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Thoughts about the relationships between transport and the urban area it serves


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George Monbiot covers the important issues. Up to now he has avoided dealing with those who claim that human population growth is as the heart of our problems.

to suggest, as many of my correspondents do, that population growth is largely responsible for the ecological crisis is to blame the poor for the excesses of the rich.

That is his conclusion. To find out how he gets there you should read the article.

It affects us in the same way it affects Britain. Immigration. And that means that the people who talk about population most tend to be against current levels of immigration. And because most of our immigrants come from poorer countries, where natural population is still increasing due to the birth rate exceeding the death rate, and better infant survival, this is not going to change any time soon.

Monbiot deals more with the issues of economic growth, since our politicians are still determined that western economies must continue to grow. We seem now to have abandoned any ideas about the redistribution of wealth, or rather we seem to accept that wealth needs to be transferred from the poor to the rich. This, it seems, is an essential part of the platform of those who argue in favour of greater incentives to wealth creation. Or as J K Galbraith said – social conservatives think the wealthy need more money and the poor less. Ever since the neoliberal revolution of the 1980s the myth of the rising tide raising all boats has persisted. The fact that the wealthy only spend extra money on self indulgence, luxury goods and foreign travel, whereas the poor tend to spend any increase to their money on essentials like food, shelter and healthcare (not many minimum wage jobs give you Blue Cross too) is usually ignored. And indeed for most people on low incomes, they have not benefited as much from the growth of the economy – except they are now more likely to have multiple low paid jobs, and see even less of their families as a result. And food banks here serve the needs of the low paid – due to shelter cost – not just the indigent.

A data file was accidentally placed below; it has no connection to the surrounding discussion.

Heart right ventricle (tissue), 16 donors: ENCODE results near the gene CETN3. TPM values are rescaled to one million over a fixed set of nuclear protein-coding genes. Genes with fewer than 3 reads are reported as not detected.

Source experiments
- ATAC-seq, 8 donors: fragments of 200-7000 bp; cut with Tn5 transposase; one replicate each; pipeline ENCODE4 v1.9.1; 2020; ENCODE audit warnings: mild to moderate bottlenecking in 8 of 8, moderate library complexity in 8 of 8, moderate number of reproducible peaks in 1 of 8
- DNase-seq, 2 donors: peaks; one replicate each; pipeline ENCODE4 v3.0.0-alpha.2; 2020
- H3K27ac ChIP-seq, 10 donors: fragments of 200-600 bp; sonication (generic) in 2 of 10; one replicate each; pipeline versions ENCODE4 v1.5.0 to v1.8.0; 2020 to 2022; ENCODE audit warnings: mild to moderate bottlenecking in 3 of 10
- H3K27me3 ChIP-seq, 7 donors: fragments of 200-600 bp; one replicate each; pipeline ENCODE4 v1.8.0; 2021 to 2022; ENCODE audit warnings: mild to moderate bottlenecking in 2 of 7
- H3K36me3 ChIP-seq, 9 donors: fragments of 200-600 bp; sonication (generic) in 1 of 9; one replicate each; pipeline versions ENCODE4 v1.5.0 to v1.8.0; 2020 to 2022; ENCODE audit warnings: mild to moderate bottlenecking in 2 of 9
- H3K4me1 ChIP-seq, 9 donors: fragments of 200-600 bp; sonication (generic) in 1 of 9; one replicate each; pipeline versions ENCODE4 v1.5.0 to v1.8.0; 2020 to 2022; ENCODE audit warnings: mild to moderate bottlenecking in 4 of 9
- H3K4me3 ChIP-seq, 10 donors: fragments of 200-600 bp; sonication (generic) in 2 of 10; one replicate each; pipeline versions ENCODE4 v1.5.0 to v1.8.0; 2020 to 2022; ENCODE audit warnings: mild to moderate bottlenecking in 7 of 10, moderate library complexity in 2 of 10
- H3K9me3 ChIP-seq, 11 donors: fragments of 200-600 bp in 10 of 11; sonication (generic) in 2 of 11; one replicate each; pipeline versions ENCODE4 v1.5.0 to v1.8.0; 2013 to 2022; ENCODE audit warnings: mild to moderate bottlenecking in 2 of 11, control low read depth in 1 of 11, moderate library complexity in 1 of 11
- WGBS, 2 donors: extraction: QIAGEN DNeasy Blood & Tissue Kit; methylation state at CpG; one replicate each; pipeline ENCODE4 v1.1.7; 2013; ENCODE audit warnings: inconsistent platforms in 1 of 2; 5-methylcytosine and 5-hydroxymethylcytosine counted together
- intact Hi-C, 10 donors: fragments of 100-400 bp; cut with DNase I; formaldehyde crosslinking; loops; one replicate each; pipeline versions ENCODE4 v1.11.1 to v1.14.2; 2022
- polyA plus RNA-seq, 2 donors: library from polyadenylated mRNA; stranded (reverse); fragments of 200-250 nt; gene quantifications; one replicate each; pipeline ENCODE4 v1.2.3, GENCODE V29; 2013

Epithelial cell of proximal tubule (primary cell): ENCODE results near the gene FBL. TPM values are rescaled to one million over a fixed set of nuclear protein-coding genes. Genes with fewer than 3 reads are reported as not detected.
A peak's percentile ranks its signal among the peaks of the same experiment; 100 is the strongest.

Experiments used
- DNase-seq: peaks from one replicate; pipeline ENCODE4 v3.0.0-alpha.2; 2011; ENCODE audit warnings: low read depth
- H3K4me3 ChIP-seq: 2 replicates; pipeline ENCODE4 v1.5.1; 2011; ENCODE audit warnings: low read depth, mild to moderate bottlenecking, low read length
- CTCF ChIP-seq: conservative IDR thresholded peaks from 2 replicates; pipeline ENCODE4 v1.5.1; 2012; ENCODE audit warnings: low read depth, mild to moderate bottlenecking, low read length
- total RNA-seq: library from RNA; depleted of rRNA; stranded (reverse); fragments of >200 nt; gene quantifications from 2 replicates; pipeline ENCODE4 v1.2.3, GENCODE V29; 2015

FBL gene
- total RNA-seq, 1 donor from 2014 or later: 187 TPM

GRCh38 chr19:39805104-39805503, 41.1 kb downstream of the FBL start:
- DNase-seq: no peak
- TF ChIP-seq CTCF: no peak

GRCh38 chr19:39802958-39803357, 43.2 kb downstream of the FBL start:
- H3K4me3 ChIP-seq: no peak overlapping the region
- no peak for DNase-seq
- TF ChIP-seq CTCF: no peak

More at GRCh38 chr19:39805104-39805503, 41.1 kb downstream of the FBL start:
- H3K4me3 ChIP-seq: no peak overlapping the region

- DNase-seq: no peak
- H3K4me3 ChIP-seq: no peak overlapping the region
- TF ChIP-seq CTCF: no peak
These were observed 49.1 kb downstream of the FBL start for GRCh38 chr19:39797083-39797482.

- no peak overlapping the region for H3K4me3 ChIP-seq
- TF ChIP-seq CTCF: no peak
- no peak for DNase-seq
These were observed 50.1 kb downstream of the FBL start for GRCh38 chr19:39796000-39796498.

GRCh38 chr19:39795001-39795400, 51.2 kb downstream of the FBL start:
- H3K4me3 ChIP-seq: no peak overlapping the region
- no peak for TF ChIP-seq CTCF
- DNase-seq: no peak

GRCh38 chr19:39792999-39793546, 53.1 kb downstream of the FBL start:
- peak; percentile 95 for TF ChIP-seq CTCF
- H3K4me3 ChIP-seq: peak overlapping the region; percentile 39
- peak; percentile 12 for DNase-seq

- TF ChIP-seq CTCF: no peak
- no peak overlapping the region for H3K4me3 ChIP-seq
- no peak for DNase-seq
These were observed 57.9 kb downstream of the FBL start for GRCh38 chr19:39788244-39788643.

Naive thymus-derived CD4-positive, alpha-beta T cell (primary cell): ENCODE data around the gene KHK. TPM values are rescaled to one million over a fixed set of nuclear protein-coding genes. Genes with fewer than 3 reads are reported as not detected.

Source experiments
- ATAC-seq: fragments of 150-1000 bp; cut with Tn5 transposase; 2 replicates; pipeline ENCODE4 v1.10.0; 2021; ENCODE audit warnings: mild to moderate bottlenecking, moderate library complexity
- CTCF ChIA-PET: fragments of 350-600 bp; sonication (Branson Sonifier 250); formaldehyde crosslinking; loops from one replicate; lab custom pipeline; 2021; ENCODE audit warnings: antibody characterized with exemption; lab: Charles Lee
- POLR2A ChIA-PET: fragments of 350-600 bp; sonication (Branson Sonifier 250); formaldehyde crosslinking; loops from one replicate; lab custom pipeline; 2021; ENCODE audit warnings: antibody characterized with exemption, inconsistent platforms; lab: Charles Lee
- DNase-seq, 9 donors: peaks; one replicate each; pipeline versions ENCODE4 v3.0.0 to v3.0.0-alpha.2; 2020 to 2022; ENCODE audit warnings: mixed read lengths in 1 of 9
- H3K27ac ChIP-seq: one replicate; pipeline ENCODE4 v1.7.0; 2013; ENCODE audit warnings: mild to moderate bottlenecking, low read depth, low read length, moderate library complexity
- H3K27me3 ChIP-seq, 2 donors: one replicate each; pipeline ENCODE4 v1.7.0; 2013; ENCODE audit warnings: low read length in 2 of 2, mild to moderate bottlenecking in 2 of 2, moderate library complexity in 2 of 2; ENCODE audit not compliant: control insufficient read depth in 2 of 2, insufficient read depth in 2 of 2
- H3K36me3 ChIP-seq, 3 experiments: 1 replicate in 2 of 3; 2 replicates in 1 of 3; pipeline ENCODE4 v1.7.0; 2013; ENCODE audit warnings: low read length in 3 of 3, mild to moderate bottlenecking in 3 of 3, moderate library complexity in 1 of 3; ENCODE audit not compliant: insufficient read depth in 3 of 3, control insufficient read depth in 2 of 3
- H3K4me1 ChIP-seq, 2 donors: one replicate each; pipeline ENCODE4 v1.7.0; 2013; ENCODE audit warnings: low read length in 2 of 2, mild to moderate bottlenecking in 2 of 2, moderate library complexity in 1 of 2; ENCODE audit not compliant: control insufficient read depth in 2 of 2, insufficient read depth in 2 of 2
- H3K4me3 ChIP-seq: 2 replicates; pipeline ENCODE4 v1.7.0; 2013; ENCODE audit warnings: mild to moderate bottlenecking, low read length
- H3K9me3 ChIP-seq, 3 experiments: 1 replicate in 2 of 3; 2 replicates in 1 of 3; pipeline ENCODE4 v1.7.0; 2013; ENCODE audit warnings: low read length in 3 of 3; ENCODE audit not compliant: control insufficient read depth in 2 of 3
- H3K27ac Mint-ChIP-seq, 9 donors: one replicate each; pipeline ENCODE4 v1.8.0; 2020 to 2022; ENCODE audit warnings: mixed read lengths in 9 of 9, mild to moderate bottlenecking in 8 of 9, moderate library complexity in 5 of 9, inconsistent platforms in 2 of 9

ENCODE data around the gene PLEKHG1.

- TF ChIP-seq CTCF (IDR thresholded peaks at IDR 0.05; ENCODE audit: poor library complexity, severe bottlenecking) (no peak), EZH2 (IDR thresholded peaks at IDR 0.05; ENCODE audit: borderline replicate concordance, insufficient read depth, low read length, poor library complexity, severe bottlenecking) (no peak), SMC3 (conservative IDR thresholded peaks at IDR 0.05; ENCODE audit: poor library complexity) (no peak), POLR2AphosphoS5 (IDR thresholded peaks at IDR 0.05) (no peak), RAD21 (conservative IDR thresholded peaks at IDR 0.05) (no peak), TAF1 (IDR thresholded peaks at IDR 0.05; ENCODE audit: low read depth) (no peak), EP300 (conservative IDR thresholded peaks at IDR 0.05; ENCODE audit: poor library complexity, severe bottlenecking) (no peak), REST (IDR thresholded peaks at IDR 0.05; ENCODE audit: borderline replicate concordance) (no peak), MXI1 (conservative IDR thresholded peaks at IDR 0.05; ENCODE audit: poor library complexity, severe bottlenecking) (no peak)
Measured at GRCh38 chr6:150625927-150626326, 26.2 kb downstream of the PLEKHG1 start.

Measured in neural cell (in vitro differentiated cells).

Canada is still a phenomenally wealthy country and still has huge resources at its disposal. I think we have a more important role to play in the world than propping up the United States, which I think could be entering on a period of decline, since its recent policies are clearly unsustainable even in the very short term. I have always felt a bit uncomfortable around people like Maude Barlow, because I distrust nationalism. But I do begin to see that vassalhood to the US is not a great idea either. And our growth strategy for this region has to be seen as part of a broader national approach, which means I think we need to question the role in the world that the Conservatives are seeking for us. Personally I do not see propping up the current Afghan administration as being especially important.

Written by Stephen Rees

January 29, 2008 at 10:05 am

One Response

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  1. We need more than redistribution of wealth, of course, since the planet cannot support 6.7 billion people living an affluent lifestyle. The goals must change, the metrics must change, indeed our world religion (worship of growth everlasting) must change. I think Monbiot tried to keep population on the table while focusing on economic growth. We really can’t afford to ignore either of these. And if the whole world is going to insist on following the developed world’s dubious model, then we had better get very serious about stabilizing, and then eventually reducing, population. Canada doesn’t need a “growth strategy.” It needs a stabilization strategy.

    Dave Gardner
    Hooked on Growth: Our Misguided Quest for Prosperity

    Dave Gardner

    January 30, 2008 at 6:41 am

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